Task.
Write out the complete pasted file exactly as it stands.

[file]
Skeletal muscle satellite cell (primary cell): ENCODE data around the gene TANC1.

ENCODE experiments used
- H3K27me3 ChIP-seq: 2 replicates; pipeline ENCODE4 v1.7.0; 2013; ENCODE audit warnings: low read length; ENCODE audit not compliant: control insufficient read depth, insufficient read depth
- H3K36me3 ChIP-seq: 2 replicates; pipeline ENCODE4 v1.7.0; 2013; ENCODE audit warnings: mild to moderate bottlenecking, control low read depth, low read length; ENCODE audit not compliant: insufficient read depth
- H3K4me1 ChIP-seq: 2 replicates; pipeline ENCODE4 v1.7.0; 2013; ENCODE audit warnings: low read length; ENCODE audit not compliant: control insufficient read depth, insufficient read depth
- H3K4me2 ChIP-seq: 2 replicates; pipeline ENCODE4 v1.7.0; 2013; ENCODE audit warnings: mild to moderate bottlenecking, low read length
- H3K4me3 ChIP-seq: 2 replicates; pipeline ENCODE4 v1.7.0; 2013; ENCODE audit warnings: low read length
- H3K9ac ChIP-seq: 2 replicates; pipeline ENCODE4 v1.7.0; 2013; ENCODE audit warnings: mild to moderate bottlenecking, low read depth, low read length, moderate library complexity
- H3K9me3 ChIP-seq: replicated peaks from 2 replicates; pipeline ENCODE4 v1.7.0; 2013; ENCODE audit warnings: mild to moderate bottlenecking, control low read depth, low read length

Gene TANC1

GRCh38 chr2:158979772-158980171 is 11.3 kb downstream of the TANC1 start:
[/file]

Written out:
Skeletal muscle satellite cell (primary cell): ENCODE data around the gene TANC1.

ENCODE experiments used
- H3K27me3 ChIP-seq: 2 replicates; pipeline ENCODE4 v1.7.0; 2013; ENCODE audit warnings: low read length; ENCODE audit not compliant: control insufficient read depth, insufficient read depth
- H3K36me3 ChIP-seq: 2 replicates; pipeline ENCODE4 v1.7.0; 2013; ENCODE audit warnings: mild to moderate bottlenecking, control low read depth, low read length; ENCODE audit not compliant: insufficient read depth
- H3K4me1 ChIP-seq: 2 replicates; pipeline ENCODE4 v1.7.0; 2013; ENCODE audit warnings: low read length; ENCODE audit not compliant: control insufficient read depth, insufficient read depth
- H3K4me2 ChIP-seq: 2 replicates; pipeline ENCODE4 v1.7.0; 2013; ENCODE audit warnings: mild to moderate bottlenecking, low read length
- H3K4me3 ChIP-seq: 2 replicates; pipeline ENCODE4 v1.7.0; 2013; ENCODE audit warnings: low read length
- H3K9ac ChIP-seq: 2 replicates; pipeline ENCODE4 v1.7.0; 2013; ENCODE audit warnings: mild to moderate bottlenecking, low read depth, low read length, moderate library complexity
- H3K9me3 ChIP-seq: replicated peaks from 2 replicates; pipeline ENCODE4 v1.7.0; 2013; ENCODE audit warnings: mild to moderate bottlenecking, control low read depth, low read length

Gene TANC1

GRCh38 chr2:158979772-158980171 is 11.3 kb downstream of the TANC1 start: